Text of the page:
MicroCon 2015: Dictators of the world unite at world summit of micronations - countries too small to count

Micronations have their own flags and national anthems, and even met for a world summit last week. It’s just that they’re not recognised – by the UN or the Eurovision Song Contest. Simon Usborne talks to their indefatigable leaders

It is rare enough to have a dictator’s personal email address, much less to receive such prompt and enthusiastic answers to questions. “I, Supreme Dictator Vladimir Veselovsky, am honoured to receive such a request from a great institution such as The Independent,” the leader of the Provisional Territories of the F.A.R.T. writes. “Therefore I shall, to the fullest of my abilities, answer your questions on behalf of the Department of the Exterior, our foreign ministry.”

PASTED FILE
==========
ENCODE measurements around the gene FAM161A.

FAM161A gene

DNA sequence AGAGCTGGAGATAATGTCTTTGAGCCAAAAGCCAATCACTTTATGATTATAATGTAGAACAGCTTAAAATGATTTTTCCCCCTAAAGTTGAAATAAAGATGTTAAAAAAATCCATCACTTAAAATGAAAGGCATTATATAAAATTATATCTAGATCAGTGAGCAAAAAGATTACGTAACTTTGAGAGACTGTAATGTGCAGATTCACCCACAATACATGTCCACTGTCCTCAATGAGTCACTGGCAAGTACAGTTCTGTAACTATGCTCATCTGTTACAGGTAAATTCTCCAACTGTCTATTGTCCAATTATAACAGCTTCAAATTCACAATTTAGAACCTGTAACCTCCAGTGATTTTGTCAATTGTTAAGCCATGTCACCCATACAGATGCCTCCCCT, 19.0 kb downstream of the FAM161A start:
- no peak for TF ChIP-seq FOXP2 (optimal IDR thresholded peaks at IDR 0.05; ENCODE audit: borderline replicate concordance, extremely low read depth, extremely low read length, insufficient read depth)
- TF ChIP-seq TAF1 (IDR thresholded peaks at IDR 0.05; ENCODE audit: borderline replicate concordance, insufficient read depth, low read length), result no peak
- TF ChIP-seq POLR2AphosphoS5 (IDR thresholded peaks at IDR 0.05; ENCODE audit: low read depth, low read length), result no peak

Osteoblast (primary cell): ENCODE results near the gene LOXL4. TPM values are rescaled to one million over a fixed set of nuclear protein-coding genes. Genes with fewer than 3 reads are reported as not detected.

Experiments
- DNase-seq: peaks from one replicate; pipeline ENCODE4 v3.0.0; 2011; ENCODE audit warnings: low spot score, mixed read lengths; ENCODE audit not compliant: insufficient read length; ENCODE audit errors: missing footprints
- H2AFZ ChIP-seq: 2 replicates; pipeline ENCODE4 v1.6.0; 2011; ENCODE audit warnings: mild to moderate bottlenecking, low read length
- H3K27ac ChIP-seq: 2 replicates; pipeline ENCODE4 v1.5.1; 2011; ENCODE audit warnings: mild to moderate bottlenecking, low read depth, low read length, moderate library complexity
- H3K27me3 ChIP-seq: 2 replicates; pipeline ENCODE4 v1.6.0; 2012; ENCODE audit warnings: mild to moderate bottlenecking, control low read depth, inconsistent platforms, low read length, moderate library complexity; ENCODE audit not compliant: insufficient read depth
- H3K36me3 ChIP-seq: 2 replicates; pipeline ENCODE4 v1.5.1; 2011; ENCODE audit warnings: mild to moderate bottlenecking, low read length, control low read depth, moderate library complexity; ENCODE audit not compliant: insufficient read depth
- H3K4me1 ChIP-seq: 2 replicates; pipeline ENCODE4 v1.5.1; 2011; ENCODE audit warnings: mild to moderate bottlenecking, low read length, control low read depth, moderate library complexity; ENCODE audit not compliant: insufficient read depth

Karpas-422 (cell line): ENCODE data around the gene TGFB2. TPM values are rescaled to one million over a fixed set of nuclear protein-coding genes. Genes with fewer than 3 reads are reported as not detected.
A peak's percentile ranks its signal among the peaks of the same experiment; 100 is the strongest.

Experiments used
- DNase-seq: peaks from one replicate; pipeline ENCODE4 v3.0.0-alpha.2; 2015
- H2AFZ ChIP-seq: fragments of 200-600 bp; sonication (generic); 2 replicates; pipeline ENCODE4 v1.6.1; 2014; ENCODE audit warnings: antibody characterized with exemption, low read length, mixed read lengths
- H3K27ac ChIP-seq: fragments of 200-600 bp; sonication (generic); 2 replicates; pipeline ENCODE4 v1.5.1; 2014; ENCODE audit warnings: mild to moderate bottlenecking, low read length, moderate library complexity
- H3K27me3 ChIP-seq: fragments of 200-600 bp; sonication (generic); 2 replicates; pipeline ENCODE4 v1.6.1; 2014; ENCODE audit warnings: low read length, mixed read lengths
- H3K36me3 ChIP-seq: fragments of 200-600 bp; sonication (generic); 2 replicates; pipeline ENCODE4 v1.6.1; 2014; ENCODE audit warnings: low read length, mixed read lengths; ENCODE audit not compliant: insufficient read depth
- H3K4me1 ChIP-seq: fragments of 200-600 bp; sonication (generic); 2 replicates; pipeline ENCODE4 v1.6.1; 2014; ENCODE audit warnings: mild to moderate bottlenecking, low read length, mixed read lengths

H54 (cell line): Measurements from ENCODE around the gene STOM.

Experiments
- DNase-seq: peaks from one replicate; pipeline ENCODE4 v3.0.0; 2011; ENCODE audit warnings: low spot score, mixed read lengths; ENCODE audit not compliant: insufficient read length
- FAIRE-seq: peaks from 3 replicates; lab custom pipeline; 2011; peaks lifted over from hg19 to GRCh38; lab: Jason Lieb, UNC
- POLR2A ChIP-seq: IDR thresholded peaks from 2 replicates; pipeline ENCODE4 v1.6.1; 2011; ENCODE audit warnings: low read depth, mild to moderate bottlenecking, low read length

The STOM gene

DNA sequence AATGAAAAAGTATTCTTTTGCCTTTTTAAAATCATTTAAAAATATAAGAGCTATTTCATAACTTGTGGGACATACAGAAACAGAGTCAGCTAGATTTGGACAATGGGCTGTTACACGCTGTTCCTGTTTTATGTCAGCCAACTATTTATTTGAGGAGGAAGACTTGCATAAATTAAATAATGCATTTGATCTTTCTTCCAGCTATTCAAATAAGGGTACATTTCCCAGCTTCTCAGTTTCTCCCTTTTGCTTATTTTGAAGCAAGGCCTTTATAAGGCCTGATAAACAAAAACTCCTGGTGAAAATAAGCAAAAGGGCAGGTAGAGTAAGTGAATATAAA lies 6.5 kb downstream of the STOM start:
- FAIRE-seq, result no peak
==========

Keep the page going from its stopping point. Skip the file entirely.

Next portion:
Thanks, dear leader. Question one: what is the point of micronations, the tiny countries that have the trappings of statehood – name, flag, leader, national anthem – but are typically recognised only by those who are mad enough to invent them? Veselovsky has just returned to East Zbrizka, the windswept capital of F.A.R.T. (the Free Autocratic Republic of Totalitarianism) after MicroCon 2015, a conference of more than a dozen states that took place in California last weekend.